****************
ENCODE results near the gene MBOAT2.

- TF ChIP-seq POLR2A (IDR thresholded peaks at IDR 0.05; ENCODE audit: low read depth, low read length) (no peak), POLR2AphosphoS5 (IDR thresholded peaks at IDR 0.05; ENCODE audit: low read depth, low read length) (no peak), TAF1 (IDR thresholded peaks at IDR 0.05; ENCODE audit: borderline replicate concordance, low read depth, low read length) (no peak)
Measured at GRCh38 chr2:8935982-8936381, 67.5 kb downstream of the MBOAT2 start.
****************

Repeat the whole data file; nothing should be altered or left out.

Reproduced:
ENCODE results near the gene MBOAT2.

- TF ChIP-seq POLR2A (IDR thresholded peaks at IDR 0.05; ENCODE audit: low read depth, low read length) (no peak), POLR2AphosphoS5 (IDR thresholded peaks at IDR 0.05; ENCODE audit: low read depth, low read length) (no peak), TAF1 (IDR thresholded peaks at IDR 0.05; ENCODE audit: borderline replicate concordance, low read depth, low read length) (no peak)
Measured at GRCh38 chr2:8935982-8936381, 67.5 kb downstream of the MBOAT2 start.